New Polio Eradication Strategy Faces Challenges Of “Missing Children” Due To Geographic Isolation, Migration, Insecurity

The Global Polio Eradication Initiative (GPEI) this week launched its new five-year strategy that aims to overcome final hurdles in eradicating polio transmission. However, remaining pockets of transmission in Afghanistan, Pakistan and Nigeria pose challenges of geographic isolation, migration and insecurity, leading to “missing children” in polio vaccination efforts.

To reach these missing children in the so-called “last mile” of worldwide polio eradication, the new strategy will prioritise efforts to better reach communities that are remote – where there has been insufficient security to safeguard frontline workers as well as social resistance to immunization – while improving coordination to address migration across borders.

The new plan will create a new Afghanistan-Pakistan hub to consolidate and coordinate eradication efforts; expand partnerships to address development needs “within and beyond the health sector;” and form “rapid response teams” to increase the speed and effectiveness of the polio outbreak response.

A child being vaccinated in Sudan’s Darfur region. Photo: GPEI/Jean-Marc Giboux

The new plan, Polio Endgame Strategy 2019–2023: Eradication, integration, certification and containment, aims to “lay the groundwork for a sustainable future free of polio,” with the ultimate goal to “complete the eradication and containment of all wild, vaccine-related and Sabin polioviruses,” according to a GPEI news release.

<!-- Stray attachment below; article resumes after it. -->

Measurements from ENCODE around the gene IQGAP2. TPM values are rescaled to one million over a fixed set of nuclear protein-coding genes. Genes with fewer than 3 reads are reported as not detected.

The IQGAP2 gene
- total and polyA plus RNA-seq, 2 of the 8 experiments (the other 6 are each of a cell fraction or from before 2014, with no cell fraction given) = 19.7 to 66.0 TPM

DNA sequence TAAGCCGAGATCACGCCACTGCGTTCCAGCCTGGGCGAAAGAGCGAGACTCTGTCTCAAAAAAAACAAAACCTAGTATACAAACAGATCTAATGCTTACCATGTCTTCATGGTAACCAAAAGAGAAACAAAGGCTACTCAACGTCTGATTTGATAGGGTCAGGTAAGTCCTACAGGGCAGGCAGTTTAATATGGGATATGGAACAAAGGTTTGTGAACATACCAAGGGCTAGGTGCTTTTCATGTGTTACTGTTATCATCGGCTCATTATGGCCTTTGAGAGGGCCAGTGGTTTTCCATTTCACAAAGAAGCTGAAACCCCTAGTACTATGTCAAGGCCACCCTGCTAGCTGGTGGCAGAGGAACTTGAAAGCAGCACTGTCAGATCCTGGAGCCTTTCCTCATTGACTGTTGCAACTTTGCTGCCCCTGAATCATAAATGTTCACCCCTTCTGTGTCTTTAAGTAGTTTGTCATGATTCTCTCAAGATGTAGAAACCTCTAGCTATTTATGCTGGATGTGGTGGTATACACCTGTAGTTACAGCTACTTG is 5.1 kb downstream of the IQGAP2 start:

“While over 18 million people who would have been paralysed by polio are walking today as a result of the eradication programme, we have not yet reached zero – and our mission to reach every last child remains as urgent as ever,” the GPEI Polio Oversight Board states in the strategy’s forward.

“The new plan hones in on addressing today’s most pressing obstacles to end poliovirus transmission imminently, integrate polio programme resources into health and development programmes globally, and certify the world polio-free,” the release added.

Launched in 1988, the Global Polio Eradication Initiative is a public-private partnership led by national governments with five partners: the World Health Organization (WHO), Rotary International, the US Centers for Disease Control and Prevention (CDC), the United Nations Children’s Fund (UNICEF) and the Bill & Melinda Gates Foundation.

According to the plan, GPEI will also work to improve immunization coverage by collaborating with other partners such as Gavi, the Vaccine Alliance, a well as humanitarian and emergency response communities.

The new plan will be discussed later this month at the upcoming 2019 World Health Assembly, scheduled for 20-28 May in Geneva, Switzerland.

Challenges Of “Last Mile” Vaccination Efforts

According to the plan, the “primary underlying challenge” in last mile efforts to eradicate wild poliovirus transmission (WPV) is “missing children in the delivery of polio vaccines.”